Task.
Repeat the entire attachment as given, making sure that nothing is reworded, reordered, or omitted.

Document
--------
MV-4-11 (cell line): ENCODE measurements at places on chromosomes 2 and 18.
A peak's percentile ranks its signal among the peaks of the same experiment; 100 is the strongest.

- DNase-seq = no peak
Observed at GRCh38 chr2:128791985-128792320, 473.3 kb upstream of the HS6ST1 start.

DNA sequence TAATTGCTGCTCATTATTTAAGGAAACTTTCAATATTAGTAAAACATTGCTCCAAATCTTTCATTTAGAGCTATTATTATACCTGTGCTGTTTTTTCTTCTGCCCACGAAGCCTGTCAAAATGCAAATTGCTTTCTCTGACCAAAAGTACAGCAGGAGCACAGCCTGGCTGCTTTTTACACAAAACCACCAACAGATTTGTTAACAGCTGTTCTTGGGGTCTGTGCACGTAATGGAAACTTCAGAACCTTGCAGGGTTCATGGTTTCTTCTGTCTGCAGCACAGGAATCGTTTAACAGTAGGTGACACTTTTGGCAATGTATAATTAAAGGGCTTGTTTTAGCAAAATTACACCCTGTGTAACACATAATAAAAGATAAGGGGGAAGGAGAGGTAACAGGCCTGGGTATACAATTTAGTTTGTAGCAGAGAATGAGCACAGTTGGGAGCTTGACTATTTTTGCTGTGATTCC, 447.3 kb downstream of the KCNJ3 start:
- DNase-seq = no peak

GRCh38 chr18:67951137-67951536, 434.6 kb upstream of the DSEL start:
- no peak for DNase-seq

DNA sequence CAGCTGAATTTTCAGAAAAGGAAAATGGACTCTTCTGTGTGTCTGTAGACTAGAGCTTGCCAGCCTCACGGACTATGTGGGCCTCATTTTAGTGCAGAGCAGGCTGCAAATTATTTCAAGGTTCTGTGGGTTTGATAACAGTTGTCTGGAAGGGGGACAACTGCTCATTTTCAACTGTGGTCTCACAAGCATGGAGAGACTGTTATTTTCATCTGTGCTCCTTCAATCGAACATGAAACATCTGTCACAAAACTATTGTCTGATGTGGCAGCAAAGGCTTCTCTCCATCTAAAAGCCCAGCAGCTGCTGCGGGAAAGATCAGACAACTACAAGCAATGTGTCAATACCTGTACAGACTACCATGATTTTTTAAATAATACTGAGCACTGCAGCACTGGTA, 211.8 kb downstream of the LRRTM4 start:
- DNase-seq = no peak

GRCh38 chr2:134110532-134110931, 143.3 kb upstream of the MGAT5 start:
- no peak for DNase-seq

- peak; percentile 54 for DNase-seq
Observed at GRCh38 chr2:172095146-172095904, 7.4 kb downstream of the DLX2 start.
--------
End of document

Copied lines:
MV-4-11 (cell line): ENCODE measurements at places on chromosomes 2 and 18.
A peak's percentile ranks its signal among the peaks of the same experiment; 100 is the strongest.

- DNase-seq = no peak
Observed at GRCh38 chr2:128791985-128792320, 473.3 kb upstream of the HS6ST1 start.

DNA sequence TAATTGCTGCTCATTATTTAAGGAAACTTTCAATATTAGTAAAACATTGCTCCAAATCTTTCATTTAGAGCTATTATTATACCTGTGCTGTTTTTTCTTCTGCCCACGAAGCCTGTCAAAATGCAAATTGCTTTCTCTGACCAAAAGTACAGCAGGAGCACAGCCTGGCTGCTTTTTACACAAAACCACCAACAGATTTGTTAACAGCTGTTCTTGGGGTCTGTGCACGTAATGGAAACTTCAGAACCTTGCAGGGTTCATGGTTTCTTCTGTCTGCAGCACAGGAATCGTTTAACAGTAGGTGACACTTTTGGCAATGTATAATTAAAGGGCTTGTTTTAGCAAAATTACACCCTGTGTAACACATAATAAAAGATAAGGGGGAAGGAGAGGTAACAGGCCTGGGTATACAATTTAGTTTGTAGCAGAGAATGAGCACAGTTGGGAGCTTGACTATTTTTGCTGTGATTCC, 447.3 kb downstream of the KCNJ3 start:
- DNase-seq = no peak

GRCh38 chr18:67951137-67951536, 434.6 kb upstream of the DSEL start:
- no peak for DNase-seq

DNA sequence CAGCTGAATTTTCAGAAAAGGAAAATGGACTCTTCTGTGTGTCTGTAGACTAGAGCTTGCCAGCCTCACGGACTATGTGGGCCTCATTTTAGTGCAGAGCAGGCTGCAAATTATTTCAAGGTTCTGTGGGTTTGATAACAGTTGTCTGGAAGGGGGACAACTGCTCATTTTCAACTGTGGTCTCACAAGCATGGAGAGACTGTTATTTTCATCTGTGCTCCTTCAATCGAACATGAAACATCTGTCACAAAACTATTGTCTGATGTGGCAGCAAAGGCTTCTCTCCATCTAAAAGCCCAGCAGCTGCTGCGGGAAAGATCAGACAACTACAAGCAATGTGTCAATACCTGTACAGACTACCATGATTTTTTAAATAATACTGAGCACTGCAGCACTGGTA, 211.8 kb downstream of the LRRTM4 start:
- DNase-seq = no peak

GRCh38 chr2:134110532-134110931, 143.3 kb upstream of the MGAT5 start:
- no peak for DNase-seq

- peak; percentile 54 for DNase-seq
Observed at GRCh38 chr2:172095146-172095904, 7.4 kb downstream of the DLX2 start.